considered to be smallpox was mentioned in Chinese writings dating to the third century A.D. (Fenner et al., 1988).
Smallpox probably originated in either Egypt or India and over the ensuing centuries became endemic in both countries. The disease spread, eventually becoming pandemic, as explorers, soldiers, and others infected by the smallpox virus traveled to all parts of the globe. Smallpox was introduced into Mexico by the Spanish army in 1520, killing 3.5 million Aztec Indians (more than half the population) during the brief span of two years. By the late 1500s, the disease had also decimated the populations of South America. In Europe alone, during the seventeenth and eighteenth centuries, smallpox killed about 400,000 persons every year (Fenner et al., 1988; Behbehani, 1991). As late as the 1950s, there were some 50 million cases of smallpox worldwide each year. By 1967, the year that saw the start of the worldwide smallpox eradication program, between 10 and 15 million cases were reported annually (Fenner et al., 1988).
North America was not spared. The disease was introduced into Massachusetts by European settlers in 1617 and spread rapidly. Between 1636 and 1698, six major epidemics in Boston had caused a substantial number of deaths. Native Americans, like indigenous populations in other parts of the world, had never been exposed to the smallpox virus and were particularly hard hit; between one-half and two-thirds of the Plains Indians had died of smallpox by the time of the Louisiana Purchase. The practice of quarantine, instituted for the first time in the American colonies in a misguided effort to prevent the spread of yellow fever, was used with some success in the seventeenth century in the battle against smallpox. Nevertheless, epidemics during the eighteenth century sometimes affected as much as a third of the population. By 1785, smallpox had spread west to California and north to Alaska (Fenner et al., 1988).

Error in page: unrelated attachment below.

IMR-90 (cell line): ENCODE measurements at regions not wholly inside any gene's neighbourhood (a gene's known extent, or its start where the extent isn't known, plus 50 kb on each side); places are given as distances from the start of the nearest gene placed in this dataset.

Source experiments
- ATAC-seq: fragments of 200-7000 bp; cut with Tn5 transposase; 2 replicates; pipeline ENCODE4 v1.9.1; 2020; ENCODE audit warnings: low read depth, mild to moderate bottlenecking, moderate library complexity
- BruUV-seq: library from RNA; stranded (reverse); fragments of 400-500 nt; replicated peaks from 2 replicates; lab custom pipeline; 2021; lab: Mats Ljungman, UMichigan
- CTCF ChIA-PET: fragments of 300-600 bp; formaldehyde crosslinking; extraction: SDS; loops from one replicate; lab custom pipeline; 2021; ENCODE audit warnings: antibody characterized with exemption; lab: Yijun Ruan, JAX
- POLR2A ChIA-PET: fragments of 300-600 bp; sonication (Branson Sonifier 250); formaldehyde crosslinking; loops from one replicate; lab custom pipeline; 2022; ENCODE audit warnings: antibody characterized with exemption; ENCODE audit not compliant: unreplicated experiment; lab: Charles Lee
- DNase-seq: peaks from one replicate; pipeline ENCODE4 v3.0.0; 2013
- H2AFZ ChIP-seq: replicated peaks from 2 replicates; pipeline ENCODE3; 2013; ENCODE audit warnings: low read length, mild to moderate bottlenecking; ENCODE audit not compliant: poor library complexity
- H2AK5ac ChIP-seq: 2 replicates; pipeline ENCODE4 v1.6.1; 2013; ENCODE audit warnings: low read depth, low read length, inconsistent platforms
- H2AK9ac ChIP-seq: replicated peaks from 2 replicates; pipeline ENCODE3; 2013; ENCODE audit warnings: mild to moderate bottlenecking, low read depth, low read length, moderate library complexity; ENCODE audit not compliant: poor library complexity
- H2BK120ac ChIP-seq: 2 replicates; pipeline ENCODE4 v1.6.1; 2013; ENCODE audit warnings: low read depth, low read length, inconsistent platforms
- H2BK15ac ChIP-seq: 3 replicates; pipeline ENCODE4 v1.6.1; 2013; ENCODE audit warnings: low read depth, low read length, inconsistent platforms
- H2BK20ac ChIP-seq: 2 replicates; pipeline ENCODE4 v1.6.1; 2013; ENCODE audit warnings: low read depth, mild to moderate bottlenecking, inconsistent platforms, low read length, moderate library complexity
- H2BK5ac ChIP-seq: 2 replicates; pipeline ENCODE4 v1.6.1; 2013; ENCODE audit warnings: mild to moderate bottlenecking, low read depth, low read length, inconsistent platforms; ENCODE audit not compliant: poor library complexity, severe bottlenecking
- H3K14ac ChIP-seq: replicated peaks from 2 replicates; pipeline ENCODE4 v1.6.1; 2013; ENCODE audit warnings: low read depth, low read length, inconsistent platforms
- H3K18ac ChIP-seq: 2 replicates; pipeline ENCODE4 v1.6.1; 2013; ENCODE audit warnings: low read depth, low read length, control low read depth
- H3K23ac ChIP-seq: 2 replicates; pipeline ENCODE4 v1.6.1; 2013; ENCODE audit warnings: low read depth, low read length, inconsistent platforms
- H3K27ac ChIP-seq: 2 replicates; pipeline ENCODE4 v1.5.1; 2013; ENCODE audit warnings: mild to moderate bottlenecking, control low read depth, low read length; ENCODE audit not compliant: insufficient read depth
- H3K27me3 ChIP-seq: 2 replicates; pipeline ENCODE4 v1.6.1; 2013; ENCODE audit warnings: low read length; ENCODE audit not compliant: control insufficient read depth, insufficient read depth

The observation, perhaps as early as the tenth century in China, that uninfected people could be protected against smallpox infection by a process termed "variolation" offered the first hope that the disease could be controlled. In variolation, material from the pustule of an individual with smallpox was scratched into the skin of an uninfected person. In most instances, this procedure produced a self-limiting disease and, importantly, an immune reaction that protected those who had been variolated from future smallpox infection. Occasionally, people who were variolated would develop severe disease and die; furthermore, they could transmit the disease to others. Overall, however, variolation was blamed for only about a tenth as many deaths as were caused by naturally acquired smallpox. Variolation was introduced into the American colonies by Cotton Mather and was used extensively during the Revolutionary War.
Edward Jenner, an English physician, was aware that persons who worked with cows developed cowpox (a mild disease) but did not get smallpox. In